- A scoop splashdown is an element in which each train is equipped with two tubes, called scoops, on the rear sides of each train. The scoops are angled upwards such that, as the train passes along a track with water on either side, the scoops (which hang off the final car on either side) dip into water and, traveling at high speed, force water up into the air in two distinct spouts. This element can be found on a number of Bolliger & Mabillard coasters, such as Griffon (pictured right) at Busch Gardens Williamsburg, SheiKra at Busch Gardens Tampa Bay, and on Diamondback located at Kings Island. The scoops can be angled differently on different trains to produce different splash effects and between coasters, the splash differs greatly. Because of Griffon's extra-wide seating (pictured right), the splashdown is visibly two distinct spouts, whereas with Diamondback's traditional-style trains, the scoops are much closer together and thus, the splash appears to be one large plume. The boats of the Flying Dutchman water coaster at the Efteling are also equipped with such tubes.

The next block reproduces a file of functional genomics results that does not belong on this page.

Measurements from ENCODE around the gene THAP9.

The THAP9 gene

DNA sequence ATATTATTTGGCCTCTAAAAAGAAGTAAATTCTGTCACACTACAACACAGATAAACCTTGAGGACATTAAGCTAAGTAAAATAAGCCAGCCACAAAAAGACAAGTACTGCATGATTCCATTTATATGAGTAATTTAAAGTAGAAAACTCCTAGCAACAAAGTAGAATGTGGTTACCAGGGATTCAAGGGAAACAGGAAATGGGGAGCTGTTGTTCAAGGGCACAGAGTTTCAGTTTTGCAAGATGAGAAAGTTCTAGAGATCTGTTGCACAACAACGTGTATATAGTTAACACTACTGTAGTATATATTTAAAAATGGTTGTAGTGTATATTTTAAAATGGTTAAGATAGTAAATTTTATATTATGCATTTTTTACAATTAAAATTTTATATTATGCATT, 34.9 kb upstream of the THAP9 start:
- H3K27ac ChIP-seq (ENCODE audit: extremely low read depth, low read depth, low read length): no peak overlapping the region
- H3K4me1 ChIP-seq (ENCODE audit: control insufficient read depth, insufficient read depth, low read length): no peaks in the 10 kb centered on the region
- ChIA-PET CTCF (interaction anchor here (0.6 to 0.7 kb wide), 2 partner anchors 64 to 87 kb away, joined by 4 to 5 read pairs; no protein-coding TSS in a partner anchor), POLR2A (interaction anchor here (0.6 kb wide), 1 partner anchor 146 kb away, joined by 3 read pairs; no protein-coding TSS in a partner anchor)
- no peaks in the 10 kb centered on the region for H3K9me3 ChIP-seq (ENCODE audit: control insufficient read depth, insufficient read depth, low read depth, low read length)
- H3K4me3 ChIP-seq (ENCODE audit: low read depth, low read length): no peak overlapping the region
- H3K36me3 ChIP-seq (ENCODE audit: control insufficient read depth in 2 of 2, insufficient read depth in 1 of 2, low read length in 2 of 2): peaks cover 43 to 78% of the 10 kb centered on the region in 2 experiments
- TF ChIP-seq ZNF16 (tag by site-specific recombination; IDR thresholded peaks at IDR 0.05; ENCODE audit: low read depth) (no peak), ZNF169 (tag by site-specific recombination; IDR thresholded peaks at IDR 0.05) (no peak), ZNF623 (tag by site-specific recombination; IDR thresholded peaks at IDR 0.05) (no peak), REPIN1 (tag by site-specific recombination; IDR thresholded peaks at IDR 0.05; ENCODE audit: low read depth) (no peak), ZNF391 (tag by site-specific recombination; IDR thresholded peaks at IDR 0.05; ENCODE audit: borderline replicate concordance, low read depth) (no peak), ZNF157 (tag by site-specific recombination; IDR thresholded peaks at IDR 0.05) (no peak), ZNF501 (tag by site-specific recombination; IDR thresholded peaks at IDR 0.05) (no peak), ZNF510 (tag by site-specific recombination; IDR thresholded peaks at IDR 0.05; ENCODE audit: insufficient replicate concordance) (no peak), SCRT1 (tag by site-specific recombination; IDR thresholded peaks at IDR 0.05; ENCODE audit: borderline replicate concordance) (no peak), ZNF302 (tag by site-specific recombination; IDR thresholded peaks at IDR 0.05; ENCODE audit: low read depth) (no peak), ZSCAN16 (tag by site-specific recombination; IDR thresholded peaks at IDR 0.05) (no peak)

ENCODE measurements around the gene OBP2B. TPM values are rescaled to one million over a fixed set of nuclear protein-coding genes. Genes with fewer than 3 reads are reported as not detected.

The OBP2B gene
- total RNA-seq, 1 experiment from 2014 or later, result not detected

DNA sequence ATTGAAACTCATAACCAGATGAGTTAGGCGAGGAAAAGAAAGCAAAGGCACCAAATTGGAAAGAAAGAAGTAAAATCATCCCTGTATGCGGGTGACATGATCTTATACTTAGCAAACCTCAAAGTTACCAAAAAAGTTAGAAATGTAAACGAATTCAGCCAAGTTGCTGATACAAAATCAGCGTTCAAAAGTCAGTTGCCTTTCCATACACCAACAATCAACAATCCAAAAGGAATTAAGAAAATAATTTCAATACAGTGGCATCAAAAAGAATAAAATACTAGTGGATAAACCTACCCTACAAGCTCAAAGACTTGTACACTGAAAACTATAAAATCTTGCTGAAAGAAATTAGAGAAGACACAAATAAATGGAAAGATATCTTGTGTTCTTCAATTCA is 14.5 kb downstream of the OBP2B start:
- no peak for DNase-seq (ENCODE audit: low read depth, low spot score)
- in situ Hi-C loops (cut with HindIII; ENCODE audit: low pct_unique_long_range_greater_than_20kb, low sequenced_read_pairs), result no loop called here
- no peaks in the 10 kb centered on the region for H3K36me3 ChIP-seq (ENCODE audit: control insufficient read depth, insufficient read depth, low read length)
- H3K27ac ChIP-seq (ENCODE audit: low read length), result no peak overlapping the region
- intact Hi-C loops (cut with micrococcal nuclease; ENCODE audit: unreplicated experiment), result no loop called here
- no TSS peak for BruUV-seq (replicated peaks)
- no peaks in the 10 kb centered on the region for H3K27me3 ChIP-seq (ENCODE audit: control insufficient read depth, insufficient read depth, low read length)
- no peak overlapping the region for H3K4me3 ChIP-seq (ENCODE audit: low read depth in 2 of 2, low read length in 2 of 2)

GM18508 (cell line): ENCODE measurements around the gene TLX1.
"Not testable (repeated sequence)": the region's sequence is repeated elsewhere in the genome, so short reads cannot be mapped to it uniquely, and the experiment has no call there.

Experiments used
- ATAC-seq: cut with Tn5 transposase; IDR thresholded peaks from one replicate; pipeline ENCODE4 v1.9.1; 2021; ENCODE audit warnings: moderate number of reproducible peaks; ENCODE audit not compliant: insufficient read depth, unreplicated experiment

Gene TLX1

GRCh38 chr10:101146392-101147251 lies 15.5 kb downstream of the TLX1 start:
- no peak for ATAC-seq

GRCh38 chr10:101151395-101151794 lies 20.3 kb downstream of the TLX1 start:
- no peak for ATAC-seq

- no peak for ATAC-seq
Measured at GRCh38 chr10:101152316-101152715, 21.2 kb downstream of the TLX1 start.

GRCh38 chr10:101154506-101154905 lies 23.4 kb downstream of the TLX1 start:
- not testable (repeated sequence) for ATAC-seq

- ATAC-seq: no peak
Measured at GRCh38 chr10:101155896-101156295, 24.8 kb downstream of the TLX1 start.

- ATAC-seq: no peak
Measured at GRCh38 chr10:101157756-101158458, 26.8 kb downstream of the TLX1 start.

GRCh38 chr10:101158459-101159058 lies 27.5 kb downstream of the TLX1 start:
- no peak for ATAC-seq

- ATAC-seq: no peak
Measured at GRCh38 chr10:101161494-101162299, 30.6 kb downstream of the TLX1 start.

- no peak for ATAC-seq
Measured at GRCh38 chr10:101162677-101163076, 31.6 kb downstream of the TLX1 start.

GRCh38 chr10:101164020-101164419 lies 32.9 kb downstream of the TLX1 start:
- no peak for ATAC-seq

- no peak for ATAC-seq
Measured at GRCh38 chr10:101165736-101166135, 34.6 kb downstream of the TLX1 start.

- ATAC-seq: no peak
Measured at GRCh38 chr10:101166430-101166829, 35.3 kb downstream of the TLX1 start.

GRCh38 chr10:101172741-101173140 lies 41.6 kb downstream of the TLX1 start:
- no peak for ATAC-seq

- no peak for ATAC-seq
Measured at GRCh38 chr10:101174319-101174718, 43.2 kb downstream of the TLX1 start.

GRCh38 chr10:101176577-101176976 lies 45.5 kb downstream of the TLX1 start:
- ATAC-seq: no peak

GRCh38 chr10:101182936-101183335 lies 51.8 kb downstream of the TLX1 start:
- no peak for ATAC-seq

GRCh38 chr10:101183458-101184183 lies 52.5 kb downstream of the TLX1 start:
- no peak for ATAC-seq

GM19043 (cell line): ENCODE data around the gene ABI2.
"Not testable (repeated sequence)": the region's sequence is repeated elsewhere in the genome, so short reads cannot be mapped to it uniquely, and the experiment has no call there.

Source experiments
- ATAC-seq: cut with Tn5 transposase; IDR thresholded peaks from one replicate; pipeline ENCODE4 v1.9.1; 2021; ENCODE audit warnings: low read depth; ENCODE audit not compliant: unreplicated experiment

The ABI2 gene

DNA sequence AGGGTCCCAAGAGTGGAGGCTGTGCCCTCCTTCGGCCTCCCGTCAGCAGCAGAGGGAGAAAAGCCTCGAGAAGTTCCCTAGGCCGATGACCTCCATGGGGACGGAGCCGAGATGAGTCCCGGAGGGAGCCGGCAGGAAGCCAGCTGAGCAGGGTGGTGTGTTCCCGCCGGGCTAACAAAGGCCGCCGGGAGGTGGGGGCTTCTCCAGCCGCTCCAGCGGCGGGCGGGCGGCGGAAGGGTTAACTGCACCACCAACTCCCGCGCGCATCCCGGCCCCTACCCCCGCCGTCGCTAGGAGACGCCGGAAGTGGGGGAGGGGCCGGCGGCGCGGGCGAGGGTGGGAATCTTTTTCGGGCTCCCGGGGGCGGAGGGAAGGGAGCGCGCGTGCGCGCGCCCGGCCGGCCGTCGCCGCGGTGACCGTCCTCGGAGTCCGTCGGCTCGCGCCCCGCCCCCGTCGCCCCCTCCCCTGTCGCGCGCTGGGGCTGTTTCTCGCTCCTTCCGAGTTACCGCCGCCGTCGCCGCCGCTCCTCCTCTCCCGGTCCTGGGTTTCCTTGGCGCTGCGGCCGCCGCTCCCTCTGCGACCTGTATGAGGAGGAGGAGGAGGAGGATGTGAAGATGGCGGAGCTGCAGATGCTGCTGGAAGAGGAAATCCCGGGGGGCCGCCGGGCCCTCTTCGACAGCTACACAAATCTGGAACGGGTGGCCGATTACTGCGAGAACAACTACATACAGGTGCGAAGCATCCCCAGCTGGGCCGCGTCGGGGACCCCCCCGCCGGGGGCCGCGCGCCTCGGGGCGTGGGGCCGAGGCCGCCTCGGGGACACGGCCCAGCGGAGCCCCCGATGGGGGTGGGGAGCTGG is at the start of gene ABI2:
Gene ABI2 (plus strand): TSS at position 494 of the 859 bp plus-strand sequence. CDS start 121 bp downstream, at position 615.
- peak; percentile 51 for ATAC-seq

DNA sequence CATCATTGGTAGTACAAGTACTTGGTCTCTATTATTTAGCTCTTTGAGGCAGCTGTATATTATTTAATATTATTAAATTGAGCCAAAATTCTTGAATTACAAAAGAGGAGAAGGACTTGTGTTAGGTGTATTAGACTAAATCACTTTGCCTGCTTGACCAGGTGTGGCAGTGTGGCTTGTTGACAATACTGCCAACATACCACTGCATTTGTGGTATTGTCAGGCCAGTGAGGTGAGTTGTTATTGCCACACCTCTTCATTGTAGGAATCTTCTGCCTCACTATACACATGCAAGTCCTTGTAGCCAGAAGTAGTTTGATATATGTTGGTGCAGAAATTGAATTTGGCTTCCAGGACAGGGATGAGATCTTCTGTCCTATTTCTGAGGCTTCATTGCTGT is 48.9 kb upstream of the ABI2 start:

A water spout is a visual element used to simulate a roller coaster's interaction with a body of water (without the ride vehicle actually coming in contact with the body of water in question), encompassing a number of different methods. Water spouts are useful in the roller coaster world as they are visually appealing (and can even draw a crowd with the sole intention of seeing the effect take place when a train passes) while having no actual interaction with the track and therefore, saving on maintenance. Below are some of the more famous and well-known water spouts, offering a sampling of the many different forms this element can take on.